Going It Alone, Trump’s Iran Sanctions Will Backfire

Going It Alone, Trump’s Iran Sanctions Will Backfire
Iranian President Hassan Rouhani, center, speaks with the lawmakers during a parliamentary session, Tehran, Oct. 27, 2018 (AP photo by Ebrahim Noroozi).

The Trump administration is set to reimpose economic sanctions on Iran next week that target its oil sector, after having reimposed sanctions on other sectors of the Iranian economy in August. But they will target Iran only indirectly. Many of those sanctions will be aimed at firms and financial institutions in Europe, Japan, Turkey and other allied countries, as well as China, India and elsewhere. Unlike the United Nations sanctions that helped bring Iran to the negotiating table and led to the international agreement to halt Iran’s nuclear weapons program, the new U.S. sanctions will be unilateral, extraterritorial—often called “secondary”—and staunchly opposed by the rest of the world. Based on empirical analysis of economic sanctions in the 20th century, that means they are highly unlikely to achieve President Donald Trump’s purported goals.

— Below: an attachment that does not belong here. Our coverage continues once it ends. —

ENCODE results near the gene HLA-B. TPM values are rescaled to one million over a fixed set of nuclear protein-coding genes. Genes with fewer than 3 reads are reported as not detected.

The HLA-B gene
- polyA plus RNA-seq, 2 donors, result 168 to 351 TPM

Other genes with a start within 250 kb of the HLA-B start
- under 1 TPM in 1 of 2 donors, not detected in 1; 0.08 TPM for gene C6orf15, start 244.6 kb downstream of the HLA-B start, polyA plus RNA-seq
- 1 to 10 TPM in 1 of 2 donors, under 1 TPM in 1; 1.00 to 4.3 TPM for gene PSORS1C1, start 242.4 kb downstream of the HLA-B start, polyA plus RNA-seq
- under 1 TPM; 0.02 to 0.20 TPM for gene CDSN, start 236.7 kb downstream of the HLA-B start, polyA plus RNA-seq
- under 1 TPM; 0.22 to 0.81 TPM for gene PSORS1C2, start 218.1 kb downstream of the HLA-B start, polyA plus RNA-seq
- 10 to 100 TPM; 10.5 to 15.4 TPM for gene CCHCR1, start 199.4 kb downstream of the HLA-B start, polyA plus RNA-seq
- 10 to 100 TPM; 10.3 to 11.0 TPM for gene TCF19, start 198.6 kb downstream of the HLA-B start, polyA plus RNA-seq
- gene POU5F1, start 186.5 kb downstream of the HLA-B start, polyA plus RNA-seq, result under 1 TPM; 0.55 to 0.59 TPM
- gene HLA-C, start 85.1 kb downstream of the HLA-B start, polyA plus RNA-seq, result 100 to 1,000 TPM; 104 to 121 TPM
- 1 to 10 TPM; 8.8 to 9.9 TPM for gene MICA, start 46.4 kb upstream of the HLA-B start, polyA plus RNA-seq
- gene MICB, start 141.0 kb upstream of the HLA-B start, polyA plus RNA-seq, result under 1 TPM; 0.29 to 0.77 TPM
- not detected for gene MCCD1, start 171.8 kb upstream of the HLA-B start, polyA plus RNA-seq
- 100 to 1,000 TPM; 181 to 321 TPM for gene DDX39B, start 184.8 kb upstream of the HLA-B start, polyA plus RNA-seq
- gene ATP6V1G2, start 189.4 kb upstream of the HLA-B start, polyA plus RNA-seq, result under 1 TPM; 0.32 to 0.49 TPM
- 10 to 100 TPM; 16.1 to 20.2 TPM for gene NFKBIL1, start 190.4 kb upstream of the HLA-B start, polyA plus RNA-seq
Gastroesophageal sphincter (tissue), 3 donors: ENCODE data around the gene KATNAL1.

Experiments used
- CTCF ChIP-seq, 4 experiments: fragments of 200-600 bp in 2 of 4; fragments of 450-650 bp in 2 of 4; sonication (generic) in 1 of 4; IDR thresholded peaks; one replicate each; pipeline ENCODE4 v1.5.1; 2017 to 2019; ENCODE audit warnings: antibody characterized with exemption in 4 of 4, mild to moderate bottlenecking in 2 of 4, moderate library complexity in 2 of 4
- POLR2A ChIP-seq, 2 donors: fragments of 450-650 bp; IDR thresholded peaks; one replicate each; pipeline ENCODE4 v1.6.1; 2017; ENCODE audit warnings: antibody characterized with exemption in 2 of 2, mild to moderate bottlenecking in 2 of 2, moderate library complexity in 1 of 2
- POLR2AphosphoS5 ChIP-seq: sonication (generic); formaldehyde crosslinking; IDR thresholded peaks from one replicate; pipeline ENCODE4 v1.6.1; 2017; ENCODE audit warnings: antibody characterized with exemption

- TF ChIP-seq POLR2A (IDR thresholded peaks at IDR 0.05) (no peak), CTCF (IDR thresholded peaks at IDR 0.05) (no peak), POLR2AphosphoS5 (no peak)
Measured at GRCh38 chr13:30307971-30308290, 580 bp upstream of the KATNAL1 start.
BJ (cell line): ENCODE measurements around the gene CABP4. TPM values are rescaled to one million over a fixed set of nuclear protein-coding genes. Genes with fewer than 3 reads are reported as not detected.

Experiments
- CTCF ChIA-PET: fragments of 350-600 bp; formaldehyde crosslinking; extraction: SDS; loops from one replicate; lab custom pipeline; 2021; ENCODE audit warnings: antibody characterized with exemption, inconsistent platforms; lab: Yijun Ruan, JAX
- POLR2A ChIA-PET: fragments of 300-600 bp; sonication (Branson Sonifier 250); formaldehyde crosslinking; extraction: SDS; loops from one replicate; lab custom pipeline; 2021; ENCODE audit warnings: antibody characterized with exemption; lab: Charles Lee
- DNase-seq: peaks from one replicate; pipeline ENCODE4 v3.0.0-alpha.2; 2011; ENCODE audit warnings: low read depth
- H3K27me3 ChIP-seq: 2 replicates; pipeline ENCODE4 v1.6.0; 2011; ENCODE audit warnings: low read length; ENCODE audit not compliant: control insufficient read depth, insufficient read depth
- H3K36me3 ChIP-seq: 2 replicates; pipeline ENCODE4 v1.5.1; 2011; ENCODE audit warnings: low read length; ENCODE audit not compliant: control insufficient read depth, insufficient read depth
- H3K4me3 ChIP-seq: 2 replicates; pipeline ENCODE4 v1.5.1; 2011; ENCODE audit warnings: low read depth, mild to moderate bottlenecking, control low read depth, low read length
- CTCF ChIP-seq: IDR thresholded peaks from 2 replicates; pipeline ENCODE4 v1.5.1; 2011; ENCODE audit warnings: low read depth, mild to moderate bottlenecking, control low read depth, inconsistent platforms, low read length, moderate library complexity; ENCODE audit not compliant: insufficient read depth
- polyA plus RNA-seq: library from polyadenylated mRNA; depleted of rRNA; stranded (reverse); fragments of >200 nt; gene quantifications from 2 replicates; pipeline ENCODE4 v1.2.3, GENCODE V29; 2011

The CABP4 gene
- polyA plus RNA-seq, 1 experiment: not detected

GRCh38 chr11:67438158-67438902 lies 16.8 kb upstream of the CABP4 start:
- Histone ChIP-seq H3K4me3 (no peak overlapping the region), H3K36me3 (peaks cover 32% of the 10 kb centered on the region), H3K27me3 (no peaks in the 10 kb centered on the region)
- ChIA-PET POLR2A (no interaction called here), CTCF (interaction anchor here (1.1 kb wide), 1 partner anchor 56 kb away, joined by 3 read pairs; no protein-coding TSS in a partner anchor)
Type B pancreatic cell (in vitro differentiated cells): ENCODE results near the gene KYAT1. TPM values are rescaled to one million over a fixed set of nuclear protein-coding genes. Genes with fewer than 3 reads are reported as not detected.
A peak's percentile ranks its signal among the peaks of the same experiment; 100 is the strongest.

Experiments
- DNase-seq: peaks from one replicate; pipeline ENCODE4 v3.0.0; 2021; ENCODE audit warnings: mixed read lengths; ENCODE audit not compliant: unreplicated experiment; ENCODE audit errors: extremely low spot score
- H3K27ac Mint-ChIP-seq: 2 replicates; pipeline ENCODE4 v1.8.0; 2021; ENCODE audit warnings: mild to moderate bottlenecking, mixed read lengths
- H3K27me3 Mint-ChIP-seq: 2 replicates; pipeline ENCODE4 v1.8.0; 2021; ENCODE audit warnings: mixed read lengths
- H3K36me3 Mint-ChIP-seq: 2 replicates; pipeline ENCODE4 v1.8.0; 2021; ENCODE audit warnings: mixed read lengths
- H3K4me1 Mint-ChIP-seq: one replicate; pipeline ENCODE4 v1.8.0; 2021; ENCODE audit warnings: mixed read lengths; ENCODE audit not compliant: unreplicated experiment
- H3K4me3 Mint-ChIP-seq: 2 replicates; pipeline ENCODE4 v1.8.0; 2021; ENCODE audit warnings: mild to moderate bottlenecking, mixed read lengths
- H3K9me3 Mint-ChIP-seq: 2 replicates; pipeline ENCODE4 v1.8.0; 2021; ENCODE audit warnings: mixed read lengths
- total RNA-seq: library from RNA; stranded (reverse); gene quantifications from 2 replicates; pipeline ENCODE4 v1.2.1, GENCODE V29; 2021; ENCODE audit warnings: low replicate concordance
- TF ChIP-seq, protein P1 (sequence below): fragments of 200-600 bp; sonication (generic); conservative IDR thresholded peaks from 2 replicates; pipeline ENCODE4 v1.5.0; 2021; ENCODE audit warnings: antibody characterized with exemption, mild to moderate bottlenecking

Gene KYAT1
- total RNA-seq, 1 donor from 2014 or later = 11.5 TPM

This is, in part, because Trump’s negotiating style is particularly ill-suited to a case like Iran that involves a target nation’s national security, as well as its national pride. The extensive research that I conducted with colleagues at the Peterson Institute for International Economics shows that sanctions take time to work, and governments need to have patience—not something for which Trump is known. Our analysis also shows that economic sanctions are most likely to be effective in achieving foreign policy objectives when those goals are modest and when the targeted countries are democratic rather than authoritarian, and allies rather than enemies. While there is no magic threshold beyond which sanctions will succeed, the evidence shows that the economic costs imposed by sanctions have to be aligned with the ambitiousness of one’s objectives.

In the initial years after World War II, when the United States was dominant economically and politically, it was powerful enough to use sanctions unilaterally and frequently achieve its goals. In the late 1940s, for example, the United States threatened to withhold Marshall Plan aid if the Netherlands did not negotiate a peaceful resolution of independence demands in Indonesia. But with economic recovery in Europe and Japan, American power declined relative to the rest of the world. As markets later globalized, multilateral cooperation became more essential for American sanctions to have a chance of making a sufficient economic impact, especially if the target country was relatively large or wealthy.

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